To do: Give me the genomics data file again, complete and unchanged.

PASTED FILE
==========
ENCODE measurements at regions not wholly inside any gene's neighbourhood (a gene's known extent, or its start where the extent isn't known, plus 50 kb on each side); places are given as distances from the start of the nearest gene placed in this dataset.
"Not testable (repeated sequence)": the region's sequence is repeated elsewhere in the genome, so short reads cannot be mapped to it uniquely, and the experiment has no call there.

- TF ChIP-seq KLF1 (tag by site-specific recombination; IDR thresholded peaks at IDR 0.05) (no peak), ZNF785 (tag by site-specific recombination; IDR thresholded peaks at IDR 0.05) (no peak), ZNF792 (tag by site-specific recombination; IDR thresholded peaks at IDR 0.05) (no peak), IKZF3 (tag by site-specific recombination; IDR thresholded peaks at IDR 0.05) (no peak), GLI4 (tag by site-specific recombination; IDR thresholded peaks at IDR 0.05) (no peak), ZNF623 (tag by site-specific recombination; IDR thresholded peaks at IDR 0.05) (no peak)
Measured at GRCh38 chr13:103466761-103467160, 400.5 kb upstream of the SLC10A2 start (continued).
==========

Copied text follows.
ENCODE measurements at regions not wholly inside any gene's neighbourhood (a gene's known extent, or its start where the extent isn't known, plus 50 kb on each side); places are given as distances from the start of the nearest gene placed in this dataset.
"Not testable (repeated sequence)": the region's sequence is repeated elsewhere in the genome, so short reads cannot be mapped to it uniquely, and the experiment has no call there.

- TF ChIP-seq KLF1 (tag by site-specific recombination; IDR thresholded peaks at IDR 0.05) (no peak), ZNF785 (tag by site-specific recombination; IDR thresholded peaks at IDR 0.05) (no peak), ZNF792 (tag by site-specific recombination; IDR thresholded peaks at IDR 0.05) (no peak), IKZF3 (tag by site-specific recombination; IDR thresholded peaks at IDR 0.05) (no peak), GLI4 (tag by site-specific recombination; IDR thresholded peaks at IDR 0.05) (no peak), ZNF623 (tag by site-specific recombination; IDR thresholded peaks at IDR 0.05) (no peak)
Measured at GRCh38 chr13:103466761-103467160, 400.5 kb upstream of the SLC10A2 start (continued).